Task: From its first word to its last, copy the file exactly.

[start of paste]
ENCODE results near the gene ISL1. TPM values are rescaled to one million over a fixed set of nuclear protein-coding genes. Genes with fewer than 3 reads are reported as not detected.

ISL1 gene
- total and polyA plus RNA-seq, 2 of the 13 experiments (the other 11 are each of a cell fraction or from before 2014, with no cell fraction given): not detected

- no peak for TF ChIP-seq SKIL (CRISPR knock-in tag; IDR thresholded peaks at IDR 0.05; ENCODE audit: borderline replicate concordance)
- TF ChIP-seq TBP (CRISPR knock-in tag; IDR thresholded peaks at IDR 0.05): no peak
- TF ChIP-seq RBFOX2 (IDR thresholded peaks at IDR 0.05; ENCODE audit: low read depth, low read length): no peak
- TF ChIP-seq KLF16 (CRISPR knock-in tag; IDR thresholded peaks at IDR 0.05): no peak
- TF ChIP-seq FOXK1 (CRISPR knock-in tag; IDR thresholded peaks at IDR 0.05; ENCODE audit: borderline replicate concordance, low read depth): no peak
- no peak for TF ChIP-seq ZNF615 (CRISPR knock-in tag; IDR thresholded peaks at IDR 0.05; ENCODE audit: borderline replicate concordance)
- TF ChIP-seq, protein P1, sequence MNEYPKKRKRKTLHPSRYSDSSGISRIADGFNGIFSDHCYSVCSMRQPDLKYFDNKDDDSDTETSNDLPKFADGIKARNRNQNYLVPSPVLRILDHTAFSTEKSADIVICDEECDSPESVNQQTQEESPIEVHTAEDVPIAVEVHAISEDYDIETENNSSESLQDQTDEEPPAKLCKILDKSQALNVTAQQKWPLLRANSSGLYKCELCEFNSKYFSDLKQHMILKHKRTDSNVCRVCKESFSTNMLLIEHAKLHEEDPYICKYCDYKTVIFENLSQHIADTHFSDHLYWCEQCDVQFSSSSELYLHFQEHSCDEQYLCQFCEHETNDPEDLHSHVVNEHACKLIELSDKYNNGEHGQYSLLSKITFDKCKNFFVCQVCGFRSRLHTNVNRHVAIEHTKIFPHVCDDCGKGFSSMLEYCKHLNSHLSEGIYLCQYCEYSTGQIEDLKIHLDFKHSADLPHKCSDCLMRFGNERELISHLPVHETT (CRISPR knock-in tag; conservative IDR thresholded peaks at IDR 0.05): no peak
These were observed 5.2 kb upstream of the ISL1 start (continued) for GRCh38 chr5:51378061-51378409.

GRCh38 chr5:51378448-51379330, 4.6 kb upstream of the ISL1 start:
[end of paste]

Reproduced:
ENCODE results near the gene ISL1. TPM values are rescaled to one million over a fixed set of nuclear protein-coding genes. Genes with fewer than 3 reads are reported as not detected.

ISL1 gene
- total and polyA plus RNA-seq, 2 of the 13 experiments (the other 11 are each of a cell fraction or from before 2014, with no cell fraction given): not detected

- no peak for TF ChIP-seq SKIL (CRISPR knock-in tag; IDR thresholded peaks at IDR 0.05; ENCODE audit: borderline replicate concordance)
- TF ChIP-seq TBP (CRISPR knock-in tag; IDR thresholded peaks at IDR 0.05): no peak
- TF ChIP-seq RBFOX2 (IDR thresholded peaks at IDR 0.05; ENCODE audit: low read depth, low read length): no peak
- TF ChIP-seq KLF16 (CRISPR knock-in tag; IDR thresholded peaks at IDR 0.05): no peak
- TF ChIP-seq FOXK1 (CRISPR knock-in tag; IDR thresholded peaks at IDR 0.05; ENCODE audit: borderline replicate concordance, low read depth): no peak
- no peak for TF ChIP-seq ZNF615 (CRISPR knock-in tag; IDR thresholded peaks at IDR 0.05; ENCODE audit: borderline replicate concordance)
- TF ChIP-seq, protein P1, sequence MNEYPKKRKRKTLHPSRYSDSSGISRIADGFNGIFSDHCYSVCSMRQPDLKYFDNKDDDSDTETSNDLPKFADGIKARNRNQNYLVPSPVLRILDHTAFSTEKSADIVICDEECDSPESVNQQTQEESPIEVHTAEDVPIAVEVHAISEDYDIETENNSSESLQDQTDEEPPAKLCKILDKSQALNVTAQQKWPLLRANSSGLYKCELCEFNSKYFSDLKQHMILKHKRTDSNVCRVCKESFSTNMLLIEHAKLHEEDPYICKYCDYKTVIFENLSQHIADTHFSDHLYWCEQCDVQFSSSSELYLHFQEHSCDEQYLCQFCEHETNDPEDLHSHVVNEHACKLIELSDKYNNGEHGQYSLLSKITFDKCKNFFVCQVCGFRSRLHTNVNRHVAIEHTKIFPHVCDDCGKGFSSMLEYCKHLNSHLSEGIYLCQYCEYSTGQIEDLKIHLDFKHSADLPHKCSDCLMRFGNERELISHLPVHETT (CRISPR knock-in tag; conservative IDR thresholded peaks at IDR 0.05): no peak
These were observed 5.2 kb upstream of the ISL1 start (continued) for GRCh38 chr5:51378061-51378409.

GRCh38 chr5:51378448-51379330, 4.6 kb upstream of the ISL1 start: